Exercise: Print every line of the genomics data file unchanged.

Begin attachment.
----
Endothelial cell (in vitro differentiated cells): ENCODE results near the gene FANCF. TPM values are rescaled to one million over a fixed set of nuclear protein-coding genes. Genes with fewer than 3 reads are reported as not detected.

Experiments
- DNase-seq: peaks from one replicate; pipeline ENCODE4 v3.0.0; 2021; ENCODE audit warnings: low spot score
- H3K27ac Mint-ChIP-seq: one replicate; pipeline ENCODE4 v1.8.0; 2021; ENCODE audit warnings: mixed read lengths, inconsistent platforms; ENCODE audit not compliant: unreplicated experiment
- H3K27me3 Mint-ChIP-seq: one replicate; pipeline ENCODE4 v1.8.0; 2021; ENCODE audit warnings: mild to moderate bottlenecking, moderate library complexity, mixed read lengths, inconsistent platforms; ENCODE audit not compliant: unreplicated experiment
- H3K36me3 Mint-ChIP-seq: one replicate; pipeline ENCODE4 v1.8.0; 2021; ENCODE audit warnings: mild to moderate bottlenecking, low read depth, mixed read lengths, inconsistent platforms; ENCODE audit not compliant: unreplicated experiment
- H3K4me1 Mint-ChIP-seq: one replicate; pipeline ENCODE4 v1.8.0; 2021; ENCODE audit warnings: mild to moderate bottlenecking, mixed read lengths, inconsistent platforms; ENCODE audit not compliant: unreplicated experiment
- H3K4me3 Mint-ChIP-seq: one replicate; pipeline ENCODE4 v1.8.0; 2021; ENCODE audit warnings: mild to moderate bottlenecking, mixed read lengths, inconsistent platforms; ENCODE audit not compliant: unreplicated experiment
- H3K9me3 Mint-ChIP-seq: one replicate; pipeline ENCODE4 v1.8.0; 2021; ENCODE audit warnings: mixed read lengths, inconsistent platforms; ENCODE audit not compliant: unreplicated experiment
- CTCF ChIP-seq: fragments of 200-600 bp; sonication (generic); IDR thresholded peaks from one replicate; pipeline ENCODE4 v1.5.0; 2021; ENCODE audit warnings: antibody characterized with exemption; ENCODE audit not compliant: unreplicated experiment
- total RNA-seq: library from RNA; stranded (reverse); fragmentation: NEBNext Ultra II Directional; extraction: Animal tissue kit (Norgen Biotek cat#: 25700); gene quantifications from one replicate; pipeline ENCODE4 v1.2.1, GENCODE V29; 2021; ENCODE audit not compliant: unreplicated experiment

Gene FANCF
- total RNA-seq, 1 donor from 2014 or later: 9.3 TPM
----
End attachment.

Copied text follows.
Endothelial cell (in vitro differentiated cells): ENCODE results near the gene FANCF. TPM values are rescaled to one million over a fixed set of nuclear protein-coding genes. Genes with fewer than 3 reads are reported as not detected.

Experiments
- DNase-seq: peaks from one replicate; pipeline ENCODE4 v3.0.0; 2021; ENCODE audit warnings: low spot score
- H3K27ac Mint-ChIP-seq: one replicate; pipeline ENCODE4 v1.8.0; 2021; ENCODE audit warnings: mixed read lengths, inconsistent platforms; ENCODE audit not compliant: unreplicated experiment
- H3K27me3 Mint-ChIP-seq: one replicate; pipeline ENCODE4 v1.8.0; 2021; ENCODE audit warnings: mild to moderate bottlenecking, moderate library complexity, mixed read lengths, inconsistent platforms; ENCODE audit not compliant: unreplicated experiment
- H3K36me3 Mint-ChIP-seq: one replicate; pipeline ENCODE4 v1.8.0; 2021; ENCODE audit warnings: mild to moderate bottlenecking, low read depth, mixed read lengths, inconsistent platforms; ENCODE audit not compliant: unreplicated experiment
- H3K4me1 Mint-ChIP-seq: one replicate; pipeline ENCODE4 v1.8.0; 2021; ENCODE audit warnings: mild to moderate bottlenecking, mixed read lengths, inconsistent platforms; ENCODE audit not compliant: unreplicated experiment
- H3K4me3 Mint-ChIP-seq: one replicate; pipeline ENCODE4 v1.8.0; 2021; ENCODE audit warnings: mild to moderate bottlenecking, mixed read lengths, inconsistent platforms; ENCODE audit not compliant: unreplicated experiment
- H3K9me3 Mint-ChIP-seq: one replicate; pipeline ENCODE4 v1.8.0; 2021; ENCODE audit warnings: mixed read lengths, inconsistent platforms; ENCODE audit not compliant: unreplicated experiment
- CTCF ChIP-seq: fragments of 200-600 bp; sonication (generic); IDR thresholded peaks from one replicate; pipeline ENCODE4 v1.5.0; 2021; ENCODE audit warnings: antibody characterized with exemption; ENCODE audit not compliant: unreplicated experiment
- total RNA-seq: library from RNA; stranded (reverse); fragmentation: NEBNext Ultra II Directional; extraction: Animal tissue kit (Norgen Biotek cat#: 25700); gene quantifications from one replicate; pipeline ENCODE4 v1.2.1, GENCODE V29; 2021; ENCODE audit not compliant: unreplicated experiment

Gene FANCF
- total RNA-seq, 1 donor from 2014 or later: 9.3 TPM